It is said that even now with all our technical prowess, the quality of the crafting of swords such as those would not be even nearly possible. A lost art.

Even though the invitations specified that minimal requirement, you wouldn't want to go to a once in a millennium affair anything other than dressed your best.  And, they did indeed pull all the stops out. And, each in their own way. You see, not only were there seven territories, they were longstanding and large enough to have developed their own unique cultures. All of them together unified in the sense of that simplest existential fact that they all stood barefoot on the same planet Earth. We don't even know if they had a sense of "planet". And, if so, whether they had a notion about whether it was round, or flat. Or, maybe something else we haven't even imagined. Or, maybe it never occurred to them at all. We'll never know.

Besides the full retinue of their courts and gifts of the finest of things, each potentate brought animals and foodstuffs for the feast. Only the best. And, a large contingent of youths. The cream of their young. All virgins. At some point in the proceedings after the gifts were exchanged there would be dancing, with wild abandon, when those unspoiled innocents would be free to have their way with one another. Then, of course, it was everyone into the pool. 

It made Caligula look like a prudish prom chaperone at a tight laced girls country boarding school. You can fill in the details using your own imagination. The full spectacle will be captured at length in the movie version.  Suffice to say that, sunrise come, just a heap of slimy, sticky, stinky bodies. It was an all day clean up job, for a staff of hundreds. Slaves. Well, you wouldn't expect anyone else to deal with such and so! Slaves. No wonder you don't see any statuary from this historical period. Must've been some historical "cleansing" along the way.

There were nights upon days of feasting. Pretty much the same kind of orgiastic goings on as in the foregoing description. I could go into page upon page of detail. But, remember, this is about the soup. Go see the movie. Teaser: No particular evening's festivities even closely approximated the others. Clean slate every time. OMG!!!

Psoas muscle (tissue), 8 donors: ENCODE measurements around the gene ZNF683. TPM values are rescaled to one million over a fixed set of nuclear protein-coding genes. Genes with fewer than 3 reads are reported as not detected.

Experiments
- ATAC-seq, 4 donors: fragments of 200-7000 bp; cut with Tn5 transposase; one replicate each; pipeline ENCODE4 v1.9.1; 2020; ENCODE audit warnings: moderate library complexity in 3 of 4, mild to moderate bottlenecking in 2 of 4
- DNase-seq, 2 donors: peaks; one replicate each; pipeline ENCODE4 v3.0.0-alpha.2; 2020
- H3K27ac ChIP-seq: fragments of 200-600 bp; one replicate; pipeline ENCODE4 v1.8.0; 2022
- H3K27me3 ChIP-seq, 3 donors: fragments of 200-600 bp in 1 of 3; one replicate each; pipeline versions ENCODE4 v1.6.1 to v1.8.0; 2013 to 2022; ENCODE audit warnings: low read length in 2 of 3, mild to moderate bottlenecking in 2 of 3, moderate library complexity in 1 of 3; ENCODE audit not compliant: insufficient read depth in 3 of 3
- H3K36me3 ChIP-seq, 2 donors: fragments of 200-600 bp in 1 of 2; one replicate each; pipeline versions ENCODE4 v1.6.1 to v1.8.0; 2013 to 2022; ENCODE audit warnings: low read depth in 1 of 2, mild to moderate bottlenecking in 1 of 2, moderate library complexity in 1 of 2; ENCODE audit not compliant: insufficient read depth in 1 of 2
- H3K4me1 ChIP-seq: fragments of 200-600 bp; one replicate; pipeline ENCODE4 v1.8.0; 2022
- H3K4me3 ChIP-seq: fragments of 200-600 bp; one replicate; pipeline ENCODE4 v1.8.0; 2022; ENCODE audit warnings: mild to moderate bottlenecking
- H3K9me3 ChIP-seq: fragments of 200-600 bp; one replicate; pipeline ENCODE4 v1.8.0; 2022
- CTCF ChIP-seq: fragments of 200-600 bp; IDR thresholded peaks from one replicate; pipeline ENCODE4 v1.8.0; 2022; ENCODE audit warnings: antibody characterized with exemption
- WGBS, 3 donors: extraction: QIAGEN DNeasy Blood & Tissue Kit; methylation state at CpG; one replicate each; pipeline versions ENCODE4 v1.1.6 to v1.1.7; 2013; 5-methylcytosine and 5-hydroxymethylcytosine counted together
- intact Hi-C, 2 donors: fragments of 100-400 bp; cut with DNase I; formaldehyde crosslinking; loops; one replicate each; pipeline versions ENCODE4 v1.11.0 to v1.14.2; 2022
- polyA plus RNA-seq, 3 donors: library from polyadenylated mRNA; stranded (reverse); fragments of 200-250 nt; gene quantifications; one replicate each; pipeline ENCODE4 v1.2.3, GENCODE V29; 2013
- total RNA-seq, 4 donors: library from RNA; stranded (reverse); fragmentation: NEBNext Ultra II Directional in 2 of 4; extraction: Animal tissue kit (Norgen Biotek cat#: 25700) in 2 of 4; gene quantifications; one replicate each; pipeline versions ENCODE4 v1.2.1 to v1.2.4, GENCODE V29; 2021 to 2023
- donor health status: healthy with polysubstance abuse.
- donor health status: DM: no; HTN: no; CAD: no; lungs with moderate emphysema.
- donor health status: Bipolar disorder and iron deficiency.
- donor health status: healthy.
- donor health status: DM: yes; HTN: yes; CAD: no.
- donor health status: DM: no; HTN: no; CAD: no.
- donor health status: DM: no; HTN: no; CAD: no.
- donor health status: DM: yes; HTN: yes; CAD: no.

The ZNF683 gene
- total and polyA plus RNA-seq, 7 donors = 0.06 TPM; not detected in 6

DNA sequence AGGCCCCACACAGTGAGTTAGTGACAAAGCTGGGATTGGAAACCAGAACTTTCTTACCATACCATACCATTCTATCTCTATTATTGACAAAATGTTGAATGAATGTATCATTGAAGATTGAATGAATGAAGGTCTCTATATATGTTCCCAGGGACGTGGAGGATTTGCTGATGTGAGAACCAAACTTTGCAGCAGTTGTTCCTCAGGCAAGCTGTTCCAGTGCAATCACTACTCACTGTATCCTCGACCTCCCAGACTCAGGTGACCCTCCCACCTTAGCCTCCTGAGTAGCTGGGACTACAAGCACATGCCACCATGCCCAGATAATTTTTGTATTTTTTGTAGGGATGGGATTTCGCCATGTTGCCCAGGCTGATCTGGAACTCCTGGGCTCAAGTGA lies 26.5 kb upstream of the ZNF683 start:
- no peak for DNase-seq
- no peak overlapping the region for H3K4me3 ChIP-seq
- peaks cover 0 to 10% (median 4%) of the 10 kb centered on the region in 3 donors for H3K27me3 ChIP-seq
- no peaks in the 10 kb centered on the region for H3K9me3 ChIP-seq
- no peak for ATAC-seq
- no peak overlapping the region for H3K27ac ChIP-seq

Moving on.

You can't have soup unless you got a pot. That is a bit of wisdom that may be as old as the tale of that soup itself. 

The pot. Yes. Call it black.

The pot was large. Not so large to serve all the hundreds. No, silly. This pot was earmarked for the potentates themselves. Only. It was large. Hand fashioned in the coiled rope method. Worked up during the time of the festivities. It needed to be soft clay, for reasons which will become apparent soon, and shortly.

Once the pot was fashioned into its shape, all decorated and colored, each of the swords was brought forward and presented in no particular order in front of said pot. "Said" pot. Hah! As if. This was some pot! Big. So big you could bathe in it. 

Remember the clay was still soft. 

With great pomp and flair each sword would be thrust into the upper side wall of the pot. Entering obliquely on the outside, penetrating to the inner space, then exiting obliquely out the other side. The placement was set to keep each of the three pairs of the swords in parallel, but in a circular fashion to form a six sided hexagram when viewed from above.

So, what about the seventh sword? It would be used to stir the pot. And, maybe other things.

That last point is significant. The order of insertion and the relative placement of the swords piercing the uppermost portion of the pot was completely random. Did we mention that upon arrival each ruler relinquished his precious sword, and no one involved with the pot and the swords inserted into it knew who's would go where. Those fortunate ones who would eat the finished soup each would know which was theirs, for sure. That pot finished, resplendent and ready to serve, with their six swords locked into the hardened clay. The seventh perched on the lip, for to do the stirring. If you have ever served a large pot of soup you would know that you have to stir the entire contents to ensure serving a good proportion of the ingredients.